eyes of most people it achieved its goal.
Visitors were greeted with 633 total acres of Fairgrounds,
65,000 exhibits, and restaurant seating for 7,000. They were amazed by
the clean and safe elevated railway and the electric launches plying the
canals and lagoons. Guests, on the way to the entertainment and the spectacle
of the Midway felt quite safe with the hundreds of Columbian Guards and
plainclothes detectives on the grounds. Hundreds of concessionaires, selling
everything from souvenir paperweights to popcorn and the newly invented
carbonated soda, hamburgers, juicy fruit gum, Cracker Jack and picture
postcards, crowded the walkways.
The world's first Midway featured an endless array of
exotic exhibits and rides -- rides such as the hot air balloon and the
first ever giant Ferris Wheel that moved over 1,000 riders at a time with
speeds of 50 m.p.h. Dignitaries, artists, writers, thinkers, inventors,
adventurers and showmen from all over the world gathered here for inspiration
and entertainment. John Philip Sousa wrote an Exhibition march, the magnificent
buildings inspired L. Frank
Baum to create his Emerald City, Scott Joplin developed Ragtime while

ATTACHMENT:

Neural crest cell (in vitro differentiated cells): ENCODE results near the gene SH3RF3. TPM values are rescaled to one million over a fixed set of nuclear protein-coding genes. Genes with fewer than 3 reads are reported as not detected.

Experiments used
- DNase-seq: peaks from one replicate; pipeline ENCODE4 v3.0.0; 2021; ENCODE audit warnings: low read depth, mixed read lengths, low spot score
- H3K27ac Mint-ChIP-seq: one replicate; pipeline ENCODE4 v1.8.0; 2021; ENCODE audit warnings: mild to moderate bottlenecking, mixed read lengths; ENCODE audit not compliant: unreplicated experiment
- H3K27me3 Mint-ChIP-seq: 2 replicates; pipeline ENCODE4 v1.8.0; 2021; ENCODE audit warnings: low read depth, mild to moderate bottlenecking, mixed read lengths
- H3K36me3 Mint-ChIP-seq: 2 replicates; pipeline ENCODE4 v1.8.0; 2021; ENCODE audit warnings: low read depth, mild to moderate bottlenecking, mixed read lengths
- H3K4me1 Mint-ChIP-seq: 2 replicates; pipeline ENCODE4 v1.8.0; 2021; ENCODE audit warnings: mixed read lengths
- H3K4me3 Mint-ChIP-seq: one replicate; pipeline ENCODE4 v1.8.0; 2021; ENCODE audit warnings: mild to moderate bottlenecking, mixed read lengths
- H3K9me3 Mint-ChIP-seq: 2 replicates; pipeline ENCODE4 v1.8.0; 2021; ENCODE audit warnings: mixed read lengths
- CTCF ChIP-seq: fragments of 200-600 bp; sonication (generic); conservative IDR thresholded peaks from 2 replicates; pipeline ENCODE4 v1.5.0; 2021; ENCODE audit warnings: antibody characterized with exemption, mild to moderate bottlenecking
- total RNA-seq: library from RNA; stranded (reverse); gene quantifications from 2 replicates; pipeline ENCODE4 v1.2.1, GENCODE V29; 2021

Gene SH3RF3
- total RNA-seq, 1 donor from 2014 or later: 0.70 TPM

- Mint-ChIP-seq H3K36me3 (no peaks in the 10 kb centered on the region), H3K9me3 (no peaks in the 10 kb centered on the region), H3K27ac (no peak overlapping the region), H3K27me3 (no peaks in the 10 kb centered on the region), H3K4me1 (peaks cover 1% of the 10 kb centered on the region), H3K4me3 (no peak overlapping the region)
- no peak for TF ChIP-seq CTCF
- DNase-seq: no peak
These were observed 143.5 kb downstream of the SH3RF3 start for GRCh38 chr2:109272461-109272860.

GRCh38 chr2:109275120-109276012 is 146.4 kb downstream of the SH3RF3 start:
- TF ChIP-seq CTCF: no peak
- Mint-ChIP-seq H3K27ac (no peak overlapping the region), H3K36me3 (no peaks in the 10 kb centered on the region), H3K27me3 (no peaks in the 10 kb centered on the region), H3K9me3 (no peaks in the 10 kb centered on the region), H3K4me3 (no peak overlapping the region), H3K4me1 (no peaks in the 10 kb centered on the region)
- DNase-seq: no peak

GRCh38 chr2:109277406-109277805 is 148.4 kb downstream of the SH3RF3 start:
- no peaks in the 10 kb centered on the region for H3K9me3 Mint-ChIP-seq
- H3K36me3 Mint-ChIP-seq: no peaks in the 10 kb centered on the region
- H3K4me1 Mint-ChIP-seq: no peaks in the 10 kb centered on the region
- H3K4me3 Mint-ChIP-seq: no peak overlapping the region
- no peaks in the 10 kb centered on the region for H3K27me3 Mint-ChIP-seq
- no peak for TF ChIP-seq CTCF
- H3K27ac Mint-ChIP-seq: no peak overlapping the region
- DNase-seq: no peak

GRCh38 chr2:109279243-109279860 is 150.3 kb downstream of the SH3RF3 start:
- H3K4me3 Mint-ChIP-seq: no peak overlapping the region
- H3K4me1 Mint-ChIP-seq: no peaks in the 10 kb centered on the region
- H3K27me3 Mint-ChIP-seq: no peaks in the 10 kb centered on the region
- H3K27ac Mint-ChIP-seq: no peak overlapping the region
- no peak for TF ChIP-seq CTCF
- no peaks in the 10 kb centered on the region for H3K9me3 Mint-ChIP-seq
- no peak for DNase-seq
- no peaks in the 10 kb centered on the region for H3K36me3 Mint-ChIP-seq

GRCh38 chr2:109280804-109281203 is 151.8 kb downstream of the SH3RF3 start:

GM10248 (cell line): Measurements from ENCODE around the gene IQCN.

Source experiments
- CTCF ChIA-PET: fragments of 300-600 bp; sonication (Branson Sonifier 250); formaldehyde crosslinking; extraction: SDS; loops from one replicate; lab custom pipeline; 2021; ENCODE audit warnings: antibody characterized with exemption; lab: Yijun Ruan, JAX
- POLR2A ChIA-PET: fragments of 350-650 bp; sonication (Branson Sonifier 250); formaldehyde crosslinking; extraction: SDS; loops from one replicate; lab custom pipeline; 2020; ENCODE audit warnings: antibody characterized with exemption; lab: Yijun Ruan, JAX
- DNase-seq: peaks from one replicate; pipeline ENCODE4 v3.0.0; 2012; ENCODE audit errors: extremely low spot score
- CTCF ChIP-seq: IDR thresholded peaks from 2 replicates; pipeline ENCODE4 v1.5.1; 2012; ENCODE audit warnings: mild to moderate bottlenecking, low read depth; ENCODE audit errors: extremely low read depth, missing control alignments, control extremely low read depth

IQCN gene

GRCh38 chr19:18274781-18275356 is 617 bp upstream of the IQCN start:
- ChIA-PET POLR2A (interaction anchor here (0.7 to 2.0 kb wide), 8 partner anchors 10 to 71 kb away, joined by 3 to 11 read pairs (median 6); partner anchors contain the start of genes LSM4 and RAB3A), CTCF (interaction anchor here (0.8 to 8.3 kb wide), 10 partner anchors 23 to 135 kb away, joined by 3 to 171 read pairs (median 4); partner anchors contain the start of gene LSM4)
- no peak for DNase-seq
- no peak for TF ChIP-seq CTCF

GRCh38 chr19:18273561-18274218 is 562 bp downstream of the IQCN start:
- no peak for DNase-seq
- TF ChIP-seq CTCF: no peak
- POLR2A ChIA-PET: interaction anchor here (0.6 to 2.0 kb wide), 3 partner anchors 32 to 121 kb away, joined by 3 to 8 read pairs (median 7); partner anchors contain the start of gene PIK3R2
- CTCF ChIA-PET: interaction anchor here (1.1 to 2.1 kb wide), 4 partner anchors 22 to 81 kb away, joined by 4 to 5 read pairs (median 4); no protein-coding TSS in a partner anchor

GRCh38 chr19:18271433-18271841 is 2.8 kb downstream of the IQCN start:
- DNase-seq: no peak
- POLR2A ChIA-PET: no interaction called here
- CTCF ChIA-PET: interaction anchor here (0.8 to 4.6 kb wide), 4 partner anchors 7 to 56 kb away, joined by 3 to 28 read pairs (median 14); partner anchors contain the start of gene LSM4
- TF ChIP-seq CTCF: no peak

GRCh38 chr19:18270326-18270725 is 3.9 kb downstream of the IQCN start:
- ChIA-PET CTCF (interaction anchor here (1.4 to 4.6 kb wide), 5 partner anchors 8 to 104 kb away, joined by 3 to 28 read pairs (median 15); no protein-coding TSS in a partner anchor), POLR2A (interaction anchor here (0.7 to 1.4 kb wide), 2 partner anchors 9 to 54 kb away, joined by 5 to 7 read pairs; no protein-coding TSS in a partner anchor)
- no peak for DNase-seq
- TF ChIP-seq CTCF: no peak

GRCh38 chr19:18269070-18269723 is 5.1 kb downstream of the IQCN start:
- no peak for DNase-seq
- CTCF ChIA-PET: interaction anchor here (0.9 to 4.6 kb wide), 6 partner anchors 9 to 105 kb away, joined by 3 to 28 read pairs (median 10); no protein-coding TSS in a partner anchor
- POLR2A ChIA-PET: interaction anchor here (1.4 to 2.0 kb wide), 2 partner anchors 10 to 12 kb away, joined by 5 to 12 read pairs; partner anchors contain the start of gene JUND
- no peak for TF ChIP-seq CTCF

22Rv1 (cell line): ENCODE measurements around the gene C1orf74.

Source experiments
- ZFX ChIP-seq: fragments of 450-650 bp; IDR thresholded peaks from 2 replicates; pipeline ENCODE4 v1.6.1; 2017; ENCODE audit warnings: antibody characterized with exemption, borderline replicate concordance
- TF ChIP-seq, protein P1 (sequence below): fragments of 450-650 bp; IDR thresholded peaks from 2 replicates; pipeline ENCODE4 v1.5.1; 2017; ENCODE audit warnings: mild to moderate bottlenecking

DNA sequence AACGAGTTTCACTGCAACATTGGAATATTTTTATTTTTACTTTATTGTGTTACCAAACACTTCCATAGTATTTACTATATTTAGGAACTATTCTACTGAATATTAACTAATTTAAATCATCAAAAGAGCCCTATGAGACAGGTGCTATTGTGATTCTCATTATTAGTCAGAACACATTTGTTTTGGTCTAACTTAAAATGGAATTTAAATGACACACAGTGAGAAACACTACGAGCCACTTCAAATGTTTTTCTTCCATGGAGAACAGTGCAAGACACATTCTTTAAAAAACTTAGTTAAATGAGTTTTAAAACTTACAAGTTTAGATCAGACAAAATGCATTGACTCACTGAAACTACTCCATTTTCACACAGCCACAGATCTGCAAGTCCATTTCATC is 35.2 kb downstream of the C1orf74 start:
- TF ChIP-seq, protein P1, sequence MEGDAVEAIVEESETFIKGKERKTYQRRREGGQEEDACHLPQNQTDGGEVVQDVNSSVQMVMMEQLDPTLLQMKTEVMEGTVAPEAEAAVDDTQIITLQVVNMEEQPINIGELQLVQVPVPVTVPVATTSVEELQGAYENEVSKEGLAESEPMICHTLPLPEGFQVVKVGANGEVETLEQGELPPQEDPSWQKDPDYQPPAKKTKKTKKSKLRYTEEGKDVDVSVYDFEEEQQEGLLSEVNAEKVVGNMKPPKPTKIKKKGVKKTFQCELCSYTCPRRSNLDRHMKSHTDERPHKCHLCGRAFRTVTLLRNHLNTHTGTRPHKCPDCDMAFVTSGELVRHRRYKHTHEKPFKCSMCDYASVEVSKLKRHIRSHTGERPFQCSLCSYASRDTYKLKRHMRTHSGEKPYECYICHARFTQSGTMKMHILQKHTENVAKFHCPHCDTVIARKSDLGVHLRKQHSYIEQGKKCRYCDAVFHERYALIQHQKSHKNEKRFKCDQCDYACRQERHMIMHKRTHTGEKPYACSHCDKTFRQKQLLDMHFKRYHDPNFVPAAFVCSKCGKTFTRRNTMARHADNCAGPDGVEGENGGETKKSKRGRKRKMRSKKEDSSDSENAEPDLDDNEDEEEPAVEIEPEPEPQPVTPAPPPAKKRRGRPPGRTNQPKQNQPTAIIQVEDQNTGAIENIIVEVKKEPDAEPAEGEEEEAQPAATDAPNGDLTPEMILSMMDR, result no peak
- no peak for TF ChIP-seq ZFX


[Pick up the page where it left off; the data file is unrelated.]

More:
playing on the grounds, Dvorak composed the New World Symphony, the
Pledge of Allegiance and Columbus Day were introduced,
It was this fantastic world in which young Ed Burroughs
and his fellow cadets from Orchard Lake spent most of the month of June,
1893. Not only did they spend their free time exploring the delights and
mysteries of this exotic environment, they also enjoyed parading around
the grounds in their military uniforms, basking in the adulation of curious
thousands of fairgoers. At the end of their stay as cadets they attended
the Michigan Military Academy graduation, held on the grounds, with their
former idolized commandant and one of the most popular writers of adventure
stories of the day, Captain Charles King, in attendance.
Ed soon returned for the remainder of the summer to assist
his father's company -- the American Battery Company -- in showcasing their
products in a display in the futuristic Electricity Building. The most
exciting part of his duties involved the driving of what many say was the
first electric horseless carriage in Chicago. The sight of this strange
vehicle caused near pandemonium wherever it appeared on the grounds.
The influence of this amazing summer of '93 upon the imagination
of the young, impressionable Edgar Rice Burroughs was undoubtedly profound.
Almost all of the wondrous adventures and the fantastic worlds that he
would eventually transcribe to paper 20 years later can be linked to events
that he experienced at the Chicago Columbian Exposition.
In an ongoing series of "What if...?" or "You are there
. . ." first person journal accounts we will draw upon extensive Columbian
Expo research, combined with what is known of ERB's real life activities
during that summer, and with what the future held for him over the next
incredible 60 years of his life.